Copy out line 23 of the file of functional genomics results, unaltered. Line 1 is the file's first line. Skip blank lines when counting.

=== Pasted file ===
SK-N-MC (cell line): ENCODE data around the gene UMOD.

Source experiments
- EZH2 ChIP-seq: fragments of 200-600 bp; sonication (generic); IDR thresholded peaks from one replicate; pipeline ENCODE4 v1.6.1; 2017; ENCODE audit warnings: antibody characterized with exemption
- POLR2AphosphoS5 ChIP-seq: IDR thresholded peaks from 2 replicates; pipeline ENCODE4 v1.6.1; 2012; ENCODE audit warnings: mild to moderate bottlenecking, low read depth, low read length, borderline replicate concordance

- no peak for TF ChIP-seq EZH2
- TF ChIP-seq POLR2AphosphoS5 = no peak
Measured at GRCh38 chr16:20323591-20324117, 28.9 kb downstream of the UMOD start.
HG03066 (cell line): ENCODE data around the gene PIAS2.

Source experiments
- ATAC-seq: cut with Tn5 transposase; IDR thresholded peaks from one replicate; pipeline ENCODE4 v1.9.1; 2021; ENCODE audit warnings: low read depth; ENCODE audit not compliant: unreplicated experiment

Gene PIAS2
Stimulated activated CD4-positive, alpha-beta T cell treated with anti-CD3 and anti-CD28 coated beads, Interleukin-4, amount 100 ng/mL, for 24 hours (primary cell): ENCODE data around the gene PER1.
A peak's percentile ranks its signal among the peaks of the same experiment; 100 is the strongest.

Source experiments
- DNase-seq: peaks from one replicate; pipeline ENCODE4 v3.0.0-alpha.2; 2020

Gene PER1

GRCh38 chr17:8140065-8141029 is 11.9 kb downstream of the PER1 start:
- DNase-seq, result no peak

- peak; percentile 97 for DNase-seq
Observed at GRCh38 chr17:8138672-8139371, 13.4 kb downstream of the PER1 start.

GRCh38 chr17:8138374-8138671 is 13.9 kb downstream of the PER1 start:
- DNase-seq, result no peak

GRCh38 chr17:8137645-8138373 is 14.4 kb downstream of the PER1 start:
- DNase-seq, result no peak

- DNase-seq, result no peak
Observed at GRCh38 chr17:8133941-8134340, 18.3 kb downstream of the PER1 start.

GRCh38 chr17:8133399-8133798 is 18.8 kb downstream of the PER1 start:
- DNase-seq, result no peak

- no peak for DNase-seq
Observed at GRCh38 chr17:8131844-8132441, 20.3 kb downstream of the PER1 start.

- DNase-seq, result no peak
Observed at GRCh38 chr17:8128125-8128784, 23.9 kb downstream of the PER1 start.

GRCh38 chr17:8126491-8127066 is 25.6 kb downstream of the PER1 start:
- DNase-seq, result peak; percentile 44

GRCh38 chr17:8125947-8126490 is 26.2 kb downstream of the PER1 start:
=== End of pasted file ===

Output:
GRCh38 chr17:8137645-8138373 is 14.4 kb downstream of the PER1 start: